Log in

No account? Create an account

Previous Entry | Next Entry

The terrifying market

Well, I guess people aren't retiring this year or the next. The Baby Boomers are so screwed. But then again, so are the rest of us young middle class folks. My 401k continues to be battered, though it's not losing as much money as the market is, but that's not saying much. When I ask people how their 401k is doing, their response is: "I just don't look at it". Yep, that's what they teach you to do. Unless you're retiring, but I guess you won't for a while.

From the nytimes today, economix:
"Forget about Dow 10,000. Keep your eye on S.&P. 967.

At 11:15 this morning, the Standard & Poor 500-stock index was trading around 1,048. That left it 46 percent below its inflation-adjusted high, which it hit in the summer of 2000. If shares keep falling and the index hits 967, it will be a remarkable 50 percent below its peak. That has happened only two other times since 1929 — during the Great Depression and during the 1970s.

It is easy to overlook just how steep the decline in stocks has been in the last eight years. Stock prices and indexes tend to be described in nominal terms, rather than inflation-adjusted terms. (In nominal terms, the S.&P. 500 is down about 33 percent from its peak.) But it makes much more sense to adjust share prices for inflation, just as it makes sense to adjust the price of just about anything — food, houses, incomes — for inflation."


Oh.. and the much touted Vanguard 500 Index fund? I bought some in 2004, and it's the only thing I don't touch in my playbox.

In Oct 2004, I bought $2939.34 worth of it at a share price of 102.97
today in Oct 2008, it's back to 101.23, and I've a total of $3182.67.

Woo! So in another 4 years, I will have... $3350?

Seriously, I should've just put it in a CD. In fact... maybe I still should. If I can find a bank that won't collapse. Grrr.

Can someone let me know when we've hit the bottom so I can get rich from my 401k suddenly increasing in price?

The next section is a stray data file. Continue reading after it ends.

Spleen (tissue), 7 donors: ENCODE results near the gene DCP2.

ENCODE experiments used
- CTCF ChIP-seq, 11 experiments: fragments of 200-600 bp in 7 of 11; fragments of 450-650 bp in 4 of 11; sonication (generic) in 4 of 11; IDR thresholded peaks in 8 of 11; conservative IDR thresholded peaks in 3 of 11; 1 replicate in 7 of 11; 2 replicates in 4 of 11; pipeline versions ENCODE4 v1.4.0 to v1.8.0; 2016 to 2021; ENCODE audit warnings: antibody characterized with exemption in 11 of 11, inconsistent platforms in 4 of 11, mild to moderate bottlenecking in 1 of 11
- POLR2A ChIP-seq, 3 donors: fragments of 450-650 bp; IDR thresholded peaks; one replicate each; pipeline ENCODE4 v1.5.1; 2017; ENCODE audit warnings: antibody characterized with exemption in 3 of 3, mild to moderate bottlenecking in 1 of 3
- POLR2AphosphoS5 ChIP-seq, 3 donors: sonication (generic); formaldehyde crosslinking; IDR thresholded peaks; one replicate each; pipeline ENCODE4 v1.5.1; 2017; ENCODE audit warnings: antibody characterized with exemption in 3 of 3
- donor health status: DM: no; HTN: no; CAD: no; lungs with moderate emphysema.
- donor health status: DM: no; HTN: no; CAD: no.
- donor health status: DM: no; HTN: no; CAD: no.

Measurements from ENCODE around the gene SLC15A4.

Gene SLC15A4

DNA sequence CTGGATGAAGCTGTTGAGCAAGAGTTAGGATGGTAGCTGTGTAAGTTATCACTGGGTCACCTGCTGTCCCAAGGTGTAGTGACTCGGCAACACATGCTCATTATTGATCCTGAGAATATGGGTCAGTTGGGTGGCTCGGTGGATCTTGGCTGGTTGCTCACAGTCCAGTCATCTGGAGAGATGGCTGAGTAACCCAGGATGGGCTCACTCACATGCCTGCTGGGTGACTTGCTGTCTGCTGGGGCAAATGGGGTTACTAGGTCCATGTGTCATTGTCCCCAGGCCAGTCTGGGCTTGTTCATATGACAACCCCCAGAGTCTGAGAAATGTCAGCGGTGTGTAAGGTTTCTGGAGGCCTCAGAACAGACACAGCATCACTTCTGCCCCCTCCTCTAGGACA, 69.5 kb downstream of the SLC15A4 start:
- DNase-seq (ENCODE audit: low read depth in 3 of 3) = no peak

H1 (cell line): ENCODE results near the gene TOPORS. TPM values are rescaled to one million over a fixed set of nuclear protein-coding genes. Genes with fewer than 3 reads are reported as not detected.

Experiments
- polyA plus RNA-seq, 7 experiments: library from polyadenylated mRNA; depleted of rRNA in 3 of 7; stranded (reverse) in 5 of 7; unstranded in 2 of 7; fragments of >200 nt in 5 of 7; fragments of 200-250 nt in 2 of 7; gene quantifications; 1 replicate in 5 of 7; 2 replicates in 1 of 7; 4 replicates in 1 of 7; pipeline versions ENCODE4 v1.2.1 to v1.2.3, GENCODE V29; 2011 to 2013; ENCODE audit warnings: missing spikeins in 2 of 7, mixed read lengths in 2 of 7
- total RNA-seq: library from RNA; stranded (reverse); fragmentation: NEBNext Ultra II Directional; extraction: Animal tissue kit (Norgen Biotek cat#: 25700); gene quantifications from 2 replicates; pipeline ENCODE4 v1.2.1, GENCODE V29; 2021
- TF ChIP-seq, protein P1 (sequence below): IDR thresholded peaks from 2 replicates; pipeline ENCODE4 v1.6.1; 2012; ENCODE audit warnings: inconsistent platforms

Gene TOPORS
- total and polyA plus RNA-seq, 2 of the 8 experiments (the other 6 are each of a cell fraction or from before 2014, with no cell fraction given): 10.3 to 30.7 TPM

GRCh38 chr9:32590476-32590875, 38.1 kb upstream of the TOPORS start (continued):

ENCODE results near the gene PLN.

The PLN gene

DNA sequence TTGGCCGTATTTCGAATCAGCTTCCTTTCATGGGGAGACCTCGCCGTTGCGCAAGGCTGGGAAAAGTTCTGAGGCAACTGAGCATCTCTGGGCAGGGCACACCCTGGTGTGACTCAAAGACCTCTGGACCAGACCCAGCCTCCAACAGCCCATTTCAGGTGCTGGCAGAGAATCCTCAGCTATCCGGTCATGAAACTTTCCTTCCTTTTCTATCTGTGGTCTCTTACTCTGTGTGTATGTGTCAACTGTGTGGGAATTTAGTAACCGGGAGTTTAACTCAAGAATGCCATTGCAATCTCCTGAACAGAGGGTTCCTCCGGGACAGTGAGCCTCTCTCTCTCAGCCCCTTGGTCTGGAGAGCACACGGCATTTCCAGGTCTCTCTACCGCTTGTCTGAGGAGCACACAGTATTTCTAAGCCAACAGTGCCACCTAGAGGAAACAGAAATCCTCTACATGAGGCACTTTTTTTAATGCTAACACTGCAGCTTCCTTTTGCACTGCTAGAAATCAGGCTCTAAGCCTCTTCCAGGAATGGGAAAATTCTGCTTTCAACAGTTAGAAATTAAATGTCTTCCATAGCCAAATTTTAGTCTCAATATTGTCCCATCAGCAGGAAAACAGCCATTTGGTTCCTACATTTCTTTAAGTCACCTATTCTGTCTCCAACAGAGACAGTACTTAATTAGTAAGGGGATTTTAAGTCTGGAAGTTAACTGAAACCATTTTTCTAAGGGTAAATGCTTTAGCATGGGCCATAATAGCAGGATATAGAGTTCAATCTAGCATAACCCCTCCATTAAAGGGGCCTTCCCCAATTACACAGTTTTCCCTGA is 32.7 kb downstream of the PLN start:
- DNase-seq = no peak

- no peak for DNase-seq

Oct. 7th, 2008 08:01 pm (UTC)
Re: Recent craziness
Hi, it works both ways -- i get the joy of *paying* sligthly above 7% on my mortgage too.

So it's not such a great thing, on the balance, for those of us with more debt than cash. Which is most youngish people with a house/apartment offcourse.

It does help quite a bit that you get 28% of the interest you pay subtracted from your taxes. So *real* interest is actually reasonably low in Norway. I may pay 7.1%, but after the tax-advantage 5% is left of that, and half of that is inflation, so the *REAL* cost of money here is something like 2.5%/year.

It was half that a year ago, but you know how the credit market is currently.

The norwegian minister of finance does have a few card up her sleeves, I think it likely we'll wither the storm better than most. First, she's got cash. Cold hard cash. About 2 trillions worth of it, and a state-budget that is solidly in the black.

Second, our interest is highish. This makes it possible to *cut* interest to stimulate demand if that seems nessecary. This at the same time helps people better manage their loans.

Third, we've got a policy of counter-cycle. That is, in boom-times the state saves, spends significantly less money than it "could". When stuff goes down shit creek, and people start losing their jobs, like now, the state turns around and start spending.

The budget for 2009 came today; government-spendings are up 9%. Primarily infrastructure, education, research, environment and aid are up.

95% of the people between 10 and 80 speak english. it's compulsory from first grade in school. But that doesn't mean one isn't miserable as a foreigner not knowing norwegian -- people may KNOW english, but they still, offcourse, speak norwegian to eachothers normally.

Norwegian is simple though, it's a germanic language afterall, closely related to english and german. (and sligthly less closely to french and spanish)


I like pretty things

Latest Month

October 2019
Powered by LiveJournal.com
Designed by chasethestars